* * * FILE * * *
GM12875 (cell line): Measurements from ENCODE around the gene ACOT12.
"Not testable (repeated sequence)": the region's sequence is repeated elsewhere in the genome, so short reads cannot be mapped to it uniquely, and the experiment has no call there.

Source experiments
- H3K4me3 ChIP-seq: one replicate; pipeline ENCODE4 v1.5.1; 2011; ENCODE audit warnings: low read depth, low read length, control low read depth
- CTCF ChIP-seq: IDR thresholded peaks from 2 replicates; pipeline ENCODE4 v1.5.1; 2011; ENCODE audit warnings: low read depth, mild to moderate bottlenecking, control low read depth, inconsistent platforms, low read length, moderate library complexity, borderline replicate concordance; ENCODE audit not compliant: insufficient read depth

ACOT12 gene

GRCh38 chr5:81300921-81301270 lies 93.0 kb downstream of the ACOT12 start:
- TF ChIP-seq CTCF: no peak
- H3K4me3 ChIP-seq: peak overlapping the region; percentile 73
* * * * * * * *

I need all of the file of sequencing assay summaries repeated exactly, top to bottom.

GM12875 (cell line): Measurements from ENCODE around the gene ACOT12.
"Not testable (repeated sequence)": the region's sequence is repeated elsewhere in the genome, so short reads cannot be mapped to it uniquely, and the experiment has no call there.

Source experiments
- H3K4me3 ChIP-seq: one replicate; pipeline ENCODE4 v1.5.1; 2011; ENCODE audit warnings: low read depth, low read length, control low read depth
- CTCF ChIP-seq: IDR thresholded peaks from 2 replicates; pipeline ENCODE4 v1.5.1; 2011; ENCODE audit warnings: low read depth, mild to moderate bottlenecking, control low read depth, inconsistent platforms, low read length, moderate library complexity, borderline replicate concordance; ENCODE audit not compliant: insufficient read depth

ACOT12 gene

GRCh38 chr5:81300921-81301270 lies 93.0 kb downstream of the ACOT12 start:
- TF ChIP-seq CTCF: no peak
- H3K4me3 ChIP-seq: peak overlapping the region; percentile 73